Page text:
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Frederick Douglass: Prophet of Freedom

By: David W. Blight

Publisher: Simon & Schuster Trade

Imprint: Simon & Schuster

Format: Hardcover | ISBN: 9781416590316

Other Formats:

Electronic | Audio

On Sale: | Pages: 912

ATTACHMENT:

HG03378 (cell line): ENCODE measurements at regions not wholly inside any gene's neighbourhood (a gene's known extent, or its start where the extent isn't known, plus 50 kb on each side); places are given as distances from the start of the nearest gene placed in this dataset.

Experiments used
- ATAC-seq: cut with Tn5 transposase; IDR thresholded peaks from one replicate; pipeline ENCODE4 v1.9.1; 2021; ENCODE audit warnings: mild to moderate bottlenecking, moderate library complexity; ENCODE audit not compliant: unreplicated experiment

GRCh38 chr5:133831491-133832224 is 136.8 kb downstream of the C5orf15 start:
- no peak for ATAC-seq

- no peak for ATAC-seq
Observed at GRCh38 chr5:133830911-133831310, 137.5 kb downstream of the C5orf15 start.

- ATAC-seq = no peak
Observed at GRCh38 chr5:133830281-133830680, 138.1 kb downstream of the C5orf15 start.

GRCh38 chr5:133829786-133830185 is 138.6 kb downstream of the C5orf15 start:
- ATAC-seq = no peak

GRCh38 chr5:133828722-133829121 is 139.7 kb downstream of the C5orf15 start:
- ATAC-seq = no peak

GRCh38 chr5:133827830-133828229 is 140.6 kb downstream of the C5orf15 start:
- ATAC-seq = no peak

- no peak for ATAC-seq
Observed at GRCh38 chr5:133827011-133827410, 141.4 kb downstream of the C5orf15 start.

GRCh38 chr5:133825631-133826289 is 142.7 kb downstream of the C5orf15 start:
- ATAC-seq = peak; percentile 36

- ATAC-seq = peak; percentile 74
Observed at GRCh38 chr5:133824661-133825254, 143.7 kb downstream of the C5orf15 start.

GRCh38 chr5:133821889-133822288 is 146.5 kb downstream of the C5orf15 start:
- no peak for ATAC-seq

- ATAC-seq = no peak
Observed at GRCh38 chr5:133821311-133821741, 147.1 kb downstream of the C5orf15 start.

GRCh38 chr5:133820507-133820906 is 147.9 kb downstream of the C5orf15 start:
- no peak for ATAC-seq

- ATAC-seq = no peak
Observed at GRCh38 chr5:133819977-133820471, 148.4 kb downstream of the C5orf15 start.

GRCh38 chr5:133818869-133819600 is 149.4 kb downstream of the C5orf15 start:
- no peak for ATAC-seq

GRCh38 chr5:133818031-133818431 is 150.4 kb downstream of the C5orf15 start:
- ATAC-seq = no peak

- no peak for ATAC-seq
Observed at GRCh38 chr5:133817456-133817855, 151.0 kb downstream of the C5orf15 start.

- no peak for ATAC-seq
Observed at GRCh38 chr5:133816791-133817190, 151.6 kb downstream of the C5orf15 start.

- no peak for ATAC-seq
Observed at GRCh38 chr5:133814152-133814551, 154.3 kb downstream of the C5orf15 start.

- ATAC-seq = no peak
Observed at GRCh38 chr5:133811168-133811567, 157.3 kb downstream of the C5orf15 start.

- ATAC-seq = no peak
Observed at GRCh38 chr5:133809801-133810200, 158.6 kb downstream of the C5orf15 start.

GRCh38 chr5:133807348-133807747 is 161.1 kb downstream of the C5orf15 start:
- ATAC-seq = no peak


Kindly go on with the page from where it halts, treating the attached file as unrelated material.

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A NEW YORK TIMES, WALL STREET JOURNAL, and TIME TOP 10 BOOK OF THE YEAR The definitive, dramatic biography of the most important African American of the nineteenth century: Frederick Douglass, the escaped slave who became the greatest orator of his day and one of the leading abolitionists and writers of the era. As a young man Frederick Douglass (1818-1895) escaped from slavery in Baltimore, Maryland. He was fortunate to have been taught to read by his slave owner mistress, and he would go on to become one of the major literary figures of his time. He wrote three versions of his autobiography over the course of his lifetime and published his own newspaper. His very existence gave the lie to slave owners: with dignity and great intelligence he bore witness to the brutality of slavery. Initially mentored by William Lloyd Garrison, Douglass spoke widely, often to large crowds, using his own story to condemn slavery. He broke with Garrison to become a political abolitionist, a Republican, and eventually a Lincoln supporter. By the Civil War and during Reconstruction, Douglass became the most famed and widely travelled orator in the nation. He denounced the premature end of Reconstruction and the emerging Jim Crow era. In his unique and eloquent voice, written and spoken, Douglass was a fierce critic of the United States as well as a radical patriot. He sometimes argued politically with younger African Americans, but he never forsook either the Republican party or the cause of black civil and political rights. In this remarkable biography, David Blight has drawn on new information held in a private collection that few other historian have consulted, as well as recently discovered issues of Douglass's newspapers. Blight tells the fascinating story of Douglass's two marriages and his complex extended family. Douglass was not only an astonishing man of words, but a thinker steeped in Biblical story and theology. There has not been a major biography of Douglass in a quarter century. David Blight's Frederick Douglass affords this important American the distinguished biography he deserves.